I am thrilled to announce a brand new fantasy author has joined the agency. I remember writing a rather contentious blog post a few years ago about how, as an editor, my direct submissions for SFF were predominantly from men. You have no idea how thrilled I am to say that, as an agent, I'm getting a pretty equal split now between men and women writing in this area. And there are some REALLY fabulous voices out there exploring issues of diversity, feminism and social issues. E. J. Beaton is one of them.
Currently called The Councillor, this is an epic fantasy set in a world where women are just as powerful as men. When the scholar Lysande is plucked from obscurity by the Iron Queen, Sarelin, to become her ward, her confidante and her friend - she has no idea how much her life will change. But when Sarelin is assassinated then Lysande is chosen to become the Councillor, the sole person in charge of choosing the new monarch for the realm. But how will she choose between the four men and women presenting themselves as the potential heir to the throne? And what if one of them is her friend's killer? Further from home an old enemy is stirring - The White Queen is on the move again and with her alliance with the magic-wielding Elementals - poses a threat not just to the peace of the realm - but to the survival of everything that Lysande cares about.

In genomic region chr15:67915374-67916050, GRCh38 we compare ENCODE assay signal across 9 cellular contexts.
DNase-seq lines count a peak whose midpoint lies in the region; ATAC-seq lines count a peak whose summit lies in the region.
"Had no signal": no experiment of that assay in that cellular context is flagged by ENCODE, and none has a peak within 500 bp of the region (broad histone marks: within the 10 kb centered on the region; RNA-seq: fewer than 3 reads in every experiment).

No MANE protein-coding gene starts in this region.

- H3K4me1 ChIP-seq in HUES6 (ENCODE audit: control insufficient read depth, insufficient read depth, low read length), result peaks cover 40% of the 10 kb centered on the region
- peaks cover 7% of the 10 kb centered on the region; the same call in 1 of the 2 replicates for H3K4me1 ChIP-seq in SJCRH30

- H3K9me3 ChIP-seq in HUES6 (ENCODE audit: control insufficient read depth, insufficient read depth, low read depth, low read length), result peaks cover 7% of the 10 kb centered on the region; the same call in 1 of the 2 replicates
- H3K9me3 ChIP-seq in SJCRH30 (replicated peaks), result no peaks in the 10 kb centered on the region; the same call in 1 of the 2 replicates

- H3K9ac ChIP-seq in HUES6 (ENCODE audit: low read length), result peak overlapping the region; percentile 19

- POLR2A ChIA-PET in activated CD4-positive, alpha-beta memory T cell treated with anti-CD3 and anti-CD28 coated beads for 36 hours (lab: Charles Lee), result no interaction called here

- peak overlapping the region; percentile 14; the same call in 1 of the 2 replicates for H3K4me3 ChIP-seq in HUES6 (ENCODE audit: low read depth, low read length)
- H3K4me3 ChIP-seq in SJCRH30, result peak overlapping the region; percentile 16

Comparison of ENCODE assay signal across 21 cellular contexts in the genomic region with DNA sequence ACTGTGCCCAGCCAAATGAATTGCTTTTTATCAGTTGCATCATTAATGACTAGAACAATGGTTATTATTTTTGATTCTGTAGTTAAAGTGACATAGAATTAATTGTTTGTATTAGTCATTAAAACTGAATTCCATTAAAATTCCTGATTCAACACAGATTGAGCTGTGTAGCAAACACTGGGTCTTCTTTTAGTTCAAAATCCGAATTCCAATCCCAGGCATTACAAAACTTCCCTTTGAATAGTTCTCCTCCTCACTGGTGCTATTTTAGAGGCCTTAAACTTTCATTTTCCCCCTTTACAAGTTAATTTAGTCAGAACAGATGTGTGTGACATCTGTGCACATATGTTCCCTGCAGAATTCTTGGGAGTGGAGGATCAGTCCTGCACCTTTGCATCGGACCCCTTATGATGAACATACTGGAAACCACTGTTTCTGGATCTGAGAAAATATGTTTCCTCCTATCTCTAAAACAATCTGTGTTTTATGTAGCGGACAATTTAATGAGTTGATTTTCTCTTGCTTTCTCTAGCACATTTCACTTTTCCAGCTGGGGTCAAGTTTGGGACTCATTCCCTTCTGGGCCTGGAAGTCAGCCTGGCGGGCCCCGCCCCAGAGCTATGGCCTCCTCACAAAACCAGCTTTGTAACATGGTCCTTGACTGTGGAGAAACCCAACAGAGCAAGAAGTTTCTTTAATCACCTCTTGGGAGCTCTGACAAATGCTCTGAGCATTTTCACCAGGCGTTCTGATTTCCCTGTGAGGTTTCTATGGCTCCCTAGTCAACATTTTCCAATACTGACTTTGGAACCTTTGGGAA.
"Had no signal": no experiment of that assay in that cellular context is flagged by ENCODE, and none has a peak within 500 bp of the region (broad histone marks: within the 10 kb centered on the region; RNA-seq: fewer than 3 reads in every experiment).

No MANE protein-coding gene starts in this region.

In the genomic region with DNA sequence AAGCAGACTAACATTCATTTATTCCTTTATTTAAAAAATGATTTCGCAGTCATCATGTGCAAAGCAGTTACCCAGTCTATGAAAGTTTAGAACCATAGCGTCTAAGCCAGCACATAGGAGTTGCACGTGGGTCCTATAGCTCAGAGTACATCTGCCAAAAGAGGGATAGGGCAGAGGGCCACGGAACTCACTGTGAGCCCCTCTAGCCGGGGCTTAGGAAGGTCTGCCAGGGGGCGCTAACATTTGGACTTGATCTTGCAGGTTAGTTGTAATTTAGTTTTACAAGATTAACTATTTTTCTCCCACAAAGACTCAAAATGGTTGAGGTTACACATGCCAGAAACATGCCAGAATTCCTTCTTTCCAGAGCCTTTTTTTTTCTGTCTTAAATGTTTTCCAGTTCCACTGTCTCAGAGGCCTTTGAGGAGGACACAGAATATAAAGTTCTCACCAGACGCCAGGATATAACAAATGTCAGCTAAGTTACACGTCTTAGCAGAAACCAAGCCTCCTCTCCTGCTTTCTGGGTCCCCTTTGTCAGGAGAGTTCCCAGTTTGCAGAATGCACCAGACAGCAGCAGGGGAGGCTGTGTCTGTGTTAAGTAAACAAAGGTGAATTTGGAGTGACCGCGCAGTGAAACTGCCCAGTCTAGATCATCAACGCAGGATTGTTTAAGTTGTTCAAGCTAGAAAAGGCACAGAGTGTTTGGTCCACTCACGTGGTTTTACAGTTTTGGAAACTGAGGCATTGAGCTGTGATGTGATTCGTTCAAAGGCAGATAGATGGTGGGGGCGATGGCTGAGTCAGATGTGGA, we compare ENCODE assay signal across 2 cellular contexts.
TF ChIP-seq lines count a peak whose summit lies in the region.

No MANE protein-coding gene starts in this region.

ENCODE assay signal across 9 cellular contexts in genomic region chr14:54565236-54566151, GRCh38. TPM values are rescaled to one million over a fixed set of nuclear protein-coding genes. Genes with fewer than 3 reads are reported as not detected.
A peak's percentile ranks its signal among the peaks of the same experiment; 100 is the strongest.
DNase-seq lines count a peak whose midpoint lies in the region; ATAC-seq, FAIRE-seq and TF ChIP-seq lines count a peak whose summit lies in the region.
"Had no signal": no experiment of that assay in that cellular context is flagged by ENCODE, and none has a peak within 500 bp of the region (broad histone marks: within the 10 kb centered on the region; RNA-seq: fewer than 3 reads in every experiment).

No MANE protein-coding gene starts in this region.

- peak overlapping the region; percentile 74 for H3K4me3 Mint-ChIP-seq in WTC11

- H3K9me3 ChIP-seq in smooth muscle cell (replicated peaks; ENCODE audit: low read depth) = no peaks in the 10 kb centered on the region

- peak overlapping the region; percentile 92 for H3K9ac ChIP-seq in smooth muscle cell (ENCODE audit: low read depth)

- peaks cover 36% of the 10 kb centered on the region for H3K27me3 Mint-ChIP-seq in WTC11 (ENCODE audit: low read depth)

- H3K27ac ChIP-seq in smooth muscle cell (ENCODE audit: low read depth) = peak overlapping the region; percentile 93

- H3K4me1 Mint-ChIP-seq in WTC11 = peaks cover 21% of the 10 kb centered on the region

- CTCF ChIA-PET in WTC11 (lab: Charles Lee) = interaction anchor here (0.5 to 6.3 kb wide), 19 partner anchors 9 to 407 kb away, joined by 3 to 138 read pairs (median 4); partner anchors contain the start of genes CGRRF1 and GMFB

Set against a backdrop of politics, magic and with a wonderful cast of original characters in a richly-imagined world - this is an exciting new voice in fantasy which I can't wait to share.
I asked E. J. Beaton what had inspired the novel:
Stories about intellectuals have always fascinated me. Characters like Stephen Maturin in Patrick O’Brian’s Aubrey-Maturin novels, Thomas Cromwell in Wolf Hall, and Sherlock Holmes fire up my imagination. That combination of secrecy, intelligence and addiction forms the basis of The Councillor’s protagonist, Lysande. I wanted to write about a woman who used her brain to solve problems.
Female characters don’t have to fight oppression because of their gender in this fantasy world: they can be queens, city-rulers, scholars, soldiers, ambassadors, servants, merchants, drunken fools; even tyrants. Women collaborate, just as men do, but they can also be ruthless.
Of course, that doesn’t mean that every aspect of life is balanced. Lysande navigates politics as an outsider, in terms of her birth and class. She has to quell the cross-cultural feuding between the leaders of Elira’s city-states. And she starts to question the legacy of her mentor, Queen Sarelin, when she learns some unexpected truths about her idol.
I hope the novel will appeal to readers who like the idea of Hermione Granger as a protagonist, or a female Sherlock Holmes. And of course, to anyone who likes reading about Machiavellian politics in a multicultural world, chequered with magic.
About the author:
E. J. Beaton completed The Councillor as part of her PhD in Creative Writing, along with a study of Machiavellian and Shakespearean influences in fantasy. Her chapter on Machiavellian female characters featured in the Bloomsbury anthology Women of Ice and Fire. Her poetry has been published in Japanese, European and Australian journals, and will be published as a Melbourne Poets Union chapbook in 2017.
E.J. lives in Melbourne, Australia, and has a penchant for peregrination. She has lived in Phnom Penh, Cambodia, researched in New York, given papers in Scotland, England and Denmark, and travelled widely in Europe and Asia.
When she’s not fuelling her travel addiction, she can often be found in a tucked-away bar, enjoying a Talisker.
So welcome E. J. Beaton! I look forward to sharing this exciting new voice with publishers shortly.